Are some banks too big to fail?

I have always been careful to go along with the conventional wisdom and with the government spin that there are banks that are too large to be allowed to fail. I have done so knowing how powerful the spin against me would be if I ever suggested otherwise.

To concede that does not mean, however, that I have to support the huge sums of money the government has made available to bail out bad banks, and certainly does not mean I agree with buying shares in them which delays sorting them out. If the authorities are stupid enough to get themselves into the position where some banks are too big to fail, it is even more important they take prompt action to break them up so they cease to be too big to fail. The correct strategy with an unwieldy conglomerate like RBS is to break it up into its constituent parts and find answers for each of them. Some could be sold immediately. Some will need managing to health and some like the Investment bank can be closed down after the bits of value have been sold. You should also keep RBS short of capital and cash to force it to raise more of its own, and to prevent it from paying the absurdly high salaries and bonuses it is still paying when it is no longer making profits and raising private money to do so.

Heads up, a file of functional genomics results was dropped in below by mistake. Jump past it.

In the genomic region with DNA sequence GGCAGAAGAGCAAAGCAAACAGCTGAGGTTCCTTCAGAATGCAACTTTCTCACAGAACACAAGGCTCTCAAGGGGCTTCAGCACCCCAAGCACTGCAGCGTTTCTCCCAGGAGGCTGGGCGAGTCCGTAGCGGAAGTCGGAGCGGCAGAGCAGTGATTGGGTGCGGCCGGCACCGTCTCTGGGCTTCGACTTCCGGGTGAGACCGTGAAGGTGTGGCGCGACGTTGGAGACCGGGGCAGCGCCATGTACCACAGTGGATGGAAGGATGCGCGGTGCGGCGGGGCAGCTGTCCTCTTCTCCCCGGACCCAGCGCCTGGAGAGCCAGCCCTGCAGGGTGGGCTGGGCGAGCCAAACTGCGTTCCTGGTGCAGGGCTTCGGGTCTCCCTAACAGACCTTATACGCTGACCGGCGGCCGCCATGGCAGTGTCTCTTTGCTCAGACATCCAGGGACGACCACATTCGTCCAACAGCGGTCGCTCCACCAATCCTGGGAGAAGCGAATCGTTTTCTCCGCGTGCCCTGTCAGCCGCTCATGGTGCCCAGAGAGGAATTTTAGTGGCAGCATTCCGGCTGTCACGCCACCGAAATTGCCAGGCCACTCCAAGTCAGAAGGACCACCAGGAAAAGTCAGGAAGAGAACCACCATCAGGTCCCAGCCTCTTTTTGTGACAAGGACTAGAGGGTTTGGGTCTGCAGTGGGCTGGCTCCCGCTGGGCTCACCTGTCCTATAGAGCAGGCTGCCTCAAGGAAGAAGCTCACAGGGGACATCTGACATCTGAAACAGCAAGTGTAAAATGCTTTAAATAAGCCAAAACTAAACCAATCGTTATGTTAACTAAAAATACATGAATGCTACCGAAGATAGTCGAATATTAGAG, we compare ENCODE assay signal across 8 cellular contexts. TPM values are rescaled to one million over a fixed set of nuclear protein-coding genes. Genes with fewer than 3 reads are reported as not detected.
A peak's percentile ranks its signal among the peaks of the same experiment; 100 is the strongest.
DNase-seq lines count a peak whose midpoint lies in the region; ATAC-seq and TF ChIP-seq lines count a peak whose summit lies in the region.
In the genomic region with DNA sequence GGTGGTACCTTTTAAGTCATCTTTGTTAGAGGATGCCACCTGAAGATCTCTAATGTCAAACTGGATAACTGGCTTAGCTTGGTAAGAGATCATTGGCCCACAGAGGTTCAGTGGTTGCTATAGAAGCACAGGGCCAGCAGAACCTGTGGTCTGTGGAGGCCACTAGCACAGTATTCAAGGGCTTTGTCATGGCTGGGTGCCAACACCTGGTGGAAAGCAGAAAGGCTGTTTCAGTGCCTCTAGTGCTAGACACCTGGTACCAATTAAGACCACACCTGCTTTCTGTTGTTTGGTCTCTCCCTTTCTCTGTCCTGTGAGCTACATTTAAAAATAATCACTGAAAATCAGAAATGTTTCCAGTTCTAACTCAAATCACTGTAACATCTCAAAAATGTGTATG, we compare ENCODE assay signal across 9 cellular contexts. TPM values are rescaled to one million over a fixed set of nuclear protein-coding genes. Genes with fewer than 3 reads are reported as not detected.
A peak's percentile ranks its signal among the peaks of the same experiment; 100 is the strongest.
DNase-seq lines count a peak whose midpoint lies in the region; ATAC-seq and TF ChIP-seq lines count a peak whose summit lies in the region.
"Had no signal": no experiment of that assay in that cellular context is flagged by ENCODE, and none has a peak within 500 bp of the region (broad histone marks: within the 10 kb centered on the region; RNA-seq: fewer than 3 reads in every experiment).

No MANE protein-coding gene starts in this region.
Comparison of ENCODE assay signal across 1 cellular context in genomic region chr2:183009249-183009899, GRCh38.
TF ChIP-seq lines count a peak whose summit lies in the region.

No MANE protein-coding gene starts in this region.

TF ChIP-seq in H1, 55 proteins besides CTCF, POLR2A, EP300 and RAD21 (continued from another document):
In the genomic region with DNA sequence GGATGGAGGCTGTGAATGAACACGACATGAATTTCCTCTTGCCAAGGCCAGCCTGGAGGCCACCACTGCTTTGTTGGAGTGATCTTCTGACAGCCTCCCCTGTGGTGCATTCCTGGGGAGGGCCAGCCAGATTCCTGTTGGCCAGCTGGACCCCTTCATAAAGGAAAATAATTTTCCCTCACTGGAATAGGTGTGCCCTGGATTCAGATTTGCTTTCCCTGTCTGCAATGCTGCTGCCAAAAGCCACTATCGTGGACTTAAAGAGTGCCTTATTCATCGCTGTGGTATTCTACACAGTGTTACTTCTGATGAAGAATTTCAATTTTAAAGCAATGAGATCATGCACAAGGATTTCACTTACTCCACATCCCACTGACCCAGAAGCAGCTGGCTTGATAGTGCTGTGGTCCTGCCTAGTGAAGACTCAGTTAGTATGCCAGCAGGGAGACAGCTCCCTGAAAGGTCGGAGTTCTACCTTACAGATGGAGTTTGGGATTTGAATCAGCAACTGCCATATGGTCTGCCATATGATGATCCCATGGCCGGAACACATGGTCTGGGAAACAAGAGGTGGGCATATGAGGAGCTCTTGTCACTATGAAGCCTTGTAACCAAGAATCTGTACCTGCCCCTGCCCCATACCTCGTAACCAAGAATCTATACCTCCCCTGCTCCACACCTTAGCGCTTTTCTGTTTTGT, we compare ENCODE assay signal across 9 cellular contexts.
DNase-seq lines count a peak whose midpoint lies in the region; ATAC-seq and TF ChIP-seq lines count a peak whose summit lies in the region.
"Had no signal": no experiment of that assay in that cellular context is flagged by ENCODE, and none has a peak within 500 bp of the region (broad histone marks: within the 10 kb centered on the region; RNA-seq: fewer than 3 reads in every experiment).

This is a good policy for the taxpayer, cutting the taxpayers risk and getting some cash back. It is a good policy for the banks’ customers, leading to more banks and therefore more choice in the marketplace. It is good policy for the regulators, making it easier to see what is going on with each business having its own balance sheet and its own more visible and accountable management team.

The Competition authorities were asleep on the watch in recent years. They should not have allowed the Lloyds/HBOS merger, nor some of the constituent mergers that created RBS. Allowing banks to come that big does damage the market, putting too much banking under common decision making and ownership.

I read yesterday that the FSA is now going to hire 280 extra staff and is going to make life frightening for banks. I don’t think that is the right response. The regulatory failure in the UK occurred thanks to the former Chancellor. He was the man who split responsibility for banks capital and solvency by making the Bank of England responsible for the banking system and making the FSA responsible for individual banks. He became the chief Regulator himself, as the Head of the tripartite system. He must take the ultimate responsibility for what went wrong.